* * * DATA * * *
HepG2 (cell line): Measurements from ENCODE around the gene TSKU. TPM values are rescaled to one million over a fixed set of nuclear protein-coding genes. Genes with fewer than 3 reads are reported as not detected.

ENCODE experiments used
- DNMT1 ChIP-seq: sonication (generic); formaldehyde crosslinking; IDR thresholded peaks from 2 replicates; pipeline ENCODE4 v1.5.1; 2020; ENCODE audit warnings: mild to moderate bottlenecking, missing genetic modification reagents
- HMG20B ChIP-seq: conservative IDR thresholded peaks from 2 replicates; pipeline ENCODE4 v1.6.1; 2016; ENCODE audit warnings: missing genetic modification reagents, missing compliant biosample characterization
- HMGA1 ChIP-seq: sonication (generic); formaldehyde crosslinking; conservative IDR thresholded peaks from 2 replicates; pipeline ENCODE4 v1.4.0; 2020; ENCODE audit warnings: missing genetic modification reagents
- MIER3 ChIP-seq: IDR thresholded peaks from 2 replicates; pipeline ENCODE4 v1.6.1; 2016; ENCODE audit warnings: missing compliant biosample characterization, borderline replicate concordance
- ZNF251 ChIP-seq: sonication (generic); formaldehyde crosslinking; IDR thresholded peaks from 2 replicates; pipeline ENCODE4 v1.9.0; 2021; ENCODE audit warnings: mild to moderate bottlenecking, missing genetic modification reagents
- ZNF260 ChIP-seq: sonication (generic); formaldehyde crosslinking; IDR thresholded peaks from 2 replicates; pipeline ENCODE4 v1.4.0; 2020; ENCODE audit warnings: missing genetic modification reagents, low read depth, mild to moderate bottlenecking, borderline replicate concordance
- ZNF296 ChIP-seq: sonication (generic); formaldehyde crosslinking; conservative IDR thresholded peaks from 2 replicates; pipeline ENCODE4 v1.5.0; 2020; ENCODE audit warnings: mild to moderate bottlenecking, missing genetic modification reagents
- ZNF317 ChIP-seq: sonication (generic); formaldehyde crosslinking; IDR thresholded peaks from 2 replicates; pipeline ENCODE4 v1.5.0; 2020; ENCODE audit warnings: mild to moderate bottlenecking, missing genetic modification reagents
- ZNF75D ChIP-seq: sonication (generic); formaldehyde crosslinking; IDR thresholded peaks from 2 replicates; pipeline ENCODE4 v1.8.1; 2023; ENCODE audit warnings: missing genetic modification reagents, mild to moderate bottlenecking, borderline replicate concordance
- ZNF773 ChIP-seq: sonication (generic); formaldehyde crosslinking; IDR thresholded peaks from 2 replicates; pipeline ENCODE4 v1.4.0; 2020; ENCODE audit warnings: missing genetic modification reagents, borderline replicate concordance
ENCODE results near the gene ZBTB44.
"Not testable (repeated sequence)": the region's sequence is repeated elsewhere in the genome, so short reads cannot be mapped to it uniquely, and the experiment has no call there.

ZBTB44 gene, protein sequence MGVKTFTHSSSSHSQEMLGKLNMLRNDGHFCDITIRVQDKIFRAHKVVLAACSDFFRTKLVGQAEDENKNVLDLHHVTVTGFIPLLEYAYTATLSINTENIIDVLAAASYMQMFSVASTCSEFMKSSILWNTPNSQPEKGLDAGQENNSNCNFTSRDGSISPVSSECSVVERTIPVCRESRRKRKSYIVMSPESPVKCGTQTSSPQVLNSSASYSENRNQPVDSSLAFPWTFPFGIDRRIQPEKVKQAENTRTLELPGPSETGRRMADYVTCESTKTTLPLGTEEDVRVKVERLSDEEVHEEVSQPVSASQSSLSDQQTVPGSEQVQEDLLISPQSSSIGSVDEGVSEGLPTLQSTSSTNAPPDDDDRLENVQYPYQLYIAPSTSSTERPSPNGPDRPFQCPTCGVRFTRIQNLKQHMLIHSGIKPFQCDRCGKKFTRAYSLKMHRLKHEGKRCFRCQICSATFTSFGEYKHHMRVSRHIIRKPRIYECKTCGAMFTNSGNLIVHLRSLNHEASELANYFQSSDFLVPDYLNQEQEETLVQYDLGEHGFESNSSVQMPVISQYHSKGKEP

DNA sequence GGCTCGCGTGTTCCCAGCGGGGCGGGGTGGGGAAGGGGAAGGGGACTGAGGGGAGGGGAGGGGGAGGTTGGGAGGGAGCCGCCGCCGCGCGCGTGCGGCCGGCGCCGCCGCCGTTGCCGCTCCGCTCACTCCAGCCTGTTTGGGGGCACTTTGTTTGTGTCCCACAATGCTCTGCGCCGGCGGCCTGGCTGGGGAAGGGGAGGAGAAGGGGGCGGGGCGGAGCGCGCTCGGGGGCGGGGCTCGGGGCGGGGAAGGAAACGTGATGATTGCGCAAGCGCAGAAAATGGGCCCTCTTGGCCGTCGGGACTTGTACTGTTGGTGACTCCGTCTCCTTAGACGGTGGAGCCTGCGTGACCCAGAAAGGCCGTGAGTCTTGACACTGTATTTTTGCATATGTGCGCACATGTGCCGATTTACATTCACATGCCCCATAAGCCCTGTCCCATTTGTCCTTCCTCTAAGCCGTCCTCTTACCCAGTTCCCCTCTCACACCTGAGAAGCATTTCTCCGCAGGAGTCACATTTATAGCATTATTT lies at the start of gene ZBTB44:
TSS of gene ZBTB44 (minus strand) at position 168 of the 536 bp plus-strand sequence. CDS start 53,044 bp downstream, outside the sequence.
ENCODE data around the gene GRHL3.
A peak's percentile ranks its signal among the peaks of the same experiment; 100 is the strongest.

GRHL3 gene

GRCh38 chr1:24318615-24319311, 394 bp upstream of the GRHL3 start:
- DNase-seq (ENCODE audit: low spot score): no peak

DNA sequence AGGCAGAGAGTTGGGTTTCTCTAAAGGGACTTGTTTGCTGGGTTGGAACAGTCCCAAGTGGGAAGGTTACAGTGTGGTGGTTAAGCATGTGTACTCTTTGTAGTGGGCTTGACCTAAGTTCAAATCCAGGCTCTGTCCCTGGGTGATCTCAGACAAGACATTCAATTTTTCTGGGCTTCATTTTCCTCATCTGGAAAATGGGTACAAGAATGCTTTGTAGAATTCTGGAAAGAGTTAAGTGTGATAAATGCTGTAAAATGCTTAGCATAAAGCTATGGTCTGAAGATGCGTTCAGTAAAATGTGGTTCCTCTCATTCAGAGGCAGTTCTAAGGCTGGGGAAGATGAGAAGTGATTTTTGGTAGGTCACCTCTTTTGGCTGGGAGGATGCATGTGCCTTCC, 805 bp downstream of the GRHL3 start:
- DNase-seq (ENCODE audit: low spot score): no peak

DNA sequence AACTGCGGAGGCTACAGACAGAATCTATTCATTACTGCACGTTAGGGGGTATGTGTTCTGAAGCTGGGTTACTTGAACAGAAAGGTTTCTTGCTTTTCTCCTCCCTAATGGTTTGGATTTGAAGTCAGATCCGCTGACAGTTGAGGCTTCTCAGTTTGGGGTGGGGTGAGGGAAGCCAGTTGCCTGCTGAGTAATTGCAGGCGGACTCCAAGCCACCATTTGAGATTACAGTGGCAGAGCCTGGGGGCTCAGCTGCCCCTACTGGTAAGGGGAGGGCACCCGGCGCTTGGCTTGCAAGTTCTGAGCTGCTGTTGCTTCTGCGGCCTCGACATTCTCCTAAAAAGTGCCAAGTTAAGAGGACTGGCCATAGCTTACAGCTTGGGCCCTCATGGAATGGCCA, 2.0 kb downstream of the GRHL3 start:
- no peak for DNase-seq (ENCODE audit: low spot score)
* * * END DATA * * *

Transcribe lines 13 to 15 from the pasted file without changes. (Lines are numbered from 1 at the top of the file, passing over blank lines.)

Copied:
ENCODE results near the gene ZBTB44.
"Not testable (repeated sequence)": the region's sequence is repeated elsewhere in the genome, so short reads cannot be mapped to it uniquely, and the experiment has no call there.

ZBTB44 gene, protein sequence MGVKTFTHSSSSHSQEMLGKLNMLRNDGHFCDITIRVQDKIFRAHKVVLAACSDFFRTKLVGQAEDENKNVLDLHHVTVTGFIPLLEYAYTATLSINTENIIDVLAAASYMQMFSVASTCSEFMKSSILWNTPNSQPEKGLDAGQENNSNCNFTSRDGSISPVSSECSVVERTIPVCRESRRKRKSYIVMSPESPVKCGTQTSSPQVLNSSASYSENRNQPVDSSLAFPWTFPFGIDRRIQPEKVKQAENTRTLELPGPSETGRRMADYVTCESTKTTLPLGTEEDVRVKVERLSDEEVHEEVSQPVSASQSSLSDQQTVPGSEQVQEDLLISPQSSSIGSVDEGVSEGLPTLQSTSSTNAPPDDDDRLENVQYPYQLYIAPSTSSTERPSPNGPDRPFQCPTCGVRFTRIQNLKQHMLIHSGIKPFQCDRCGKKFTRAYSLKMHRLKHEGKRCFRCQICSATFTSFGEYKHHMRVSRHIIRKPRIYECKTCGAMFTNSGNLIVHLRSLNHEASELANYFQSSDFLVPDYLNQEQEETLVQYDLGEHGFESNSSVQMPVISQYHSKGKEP